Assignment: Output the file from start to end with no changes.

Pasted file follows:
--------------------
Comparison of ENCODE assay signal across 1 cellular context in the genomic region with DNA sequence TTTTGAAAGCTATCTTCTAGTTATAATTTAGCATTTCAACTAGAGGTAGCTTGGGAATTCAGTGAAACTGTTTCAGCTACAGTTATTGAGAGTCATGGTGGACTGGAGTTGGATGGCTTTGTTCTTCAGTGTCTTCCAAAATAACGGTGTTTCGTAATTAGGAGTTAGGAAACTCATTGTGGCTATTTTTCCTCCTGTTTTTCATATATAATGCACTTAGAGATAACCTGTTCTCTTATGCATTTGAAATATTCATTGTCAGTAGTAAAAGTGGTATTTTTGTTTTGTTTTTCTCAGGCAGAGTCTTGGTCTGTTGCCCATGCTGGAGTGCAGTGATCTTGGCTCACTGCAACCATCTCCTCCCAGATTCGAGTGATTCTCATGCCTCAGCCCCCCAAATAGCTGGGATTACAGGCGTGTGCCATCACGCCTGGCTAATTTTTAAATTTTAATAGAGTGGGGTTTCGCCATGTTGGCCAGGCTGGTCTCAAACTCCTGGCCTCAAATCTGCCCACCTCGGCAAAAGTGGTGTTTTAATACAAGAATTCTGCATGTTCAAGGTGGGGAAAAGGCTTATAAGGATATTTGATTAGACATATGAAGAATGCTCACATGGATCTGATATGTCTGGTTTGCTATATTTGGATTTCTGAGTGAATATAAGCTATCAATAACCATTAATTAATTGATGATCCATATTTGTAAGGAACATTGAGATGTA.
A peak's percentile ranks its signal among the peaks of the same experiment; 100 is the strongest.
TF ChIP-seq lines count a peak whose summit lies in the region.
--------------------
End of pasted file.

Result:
Comparison of ENCODE assay signal across 1 cellular context in the genomic region with DNA sequence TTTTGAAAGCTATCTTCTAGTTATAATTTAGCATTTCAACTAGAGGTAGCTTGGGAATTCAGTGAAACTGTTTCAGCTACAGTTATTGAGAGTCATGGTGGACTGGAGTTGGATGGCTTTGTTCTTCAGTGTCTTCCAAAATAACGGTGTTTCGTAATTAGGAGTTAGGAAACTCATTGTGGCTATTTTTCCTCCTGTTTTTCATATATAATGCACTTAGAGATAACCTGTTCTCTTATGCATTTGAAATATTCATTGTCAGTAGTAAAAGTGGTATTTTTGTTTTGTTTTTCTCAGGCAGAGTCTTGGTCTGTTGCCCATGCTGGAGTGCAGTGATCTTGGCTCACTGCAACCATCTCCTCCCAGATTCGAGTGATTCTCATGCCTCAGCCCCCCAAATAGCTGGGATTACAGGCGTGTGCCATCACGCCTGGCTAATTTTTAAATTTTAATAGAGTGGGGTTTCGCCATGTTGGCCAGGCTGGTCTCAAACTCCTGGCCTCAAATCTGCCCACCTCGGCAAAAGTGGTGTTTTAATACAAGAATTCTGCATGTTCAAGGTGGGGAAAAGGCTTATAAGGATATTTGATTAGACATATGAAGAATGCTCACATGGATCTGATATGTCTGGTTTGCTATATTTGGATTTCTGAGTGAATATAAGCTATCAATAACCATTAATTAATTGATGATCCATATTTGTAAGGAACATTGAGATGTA.
A peak's percentile ranks its signal among the peaks of the same experiment; 100 is the strongest.
TF ChIP-seq lines count a peak whose summit lies in the region.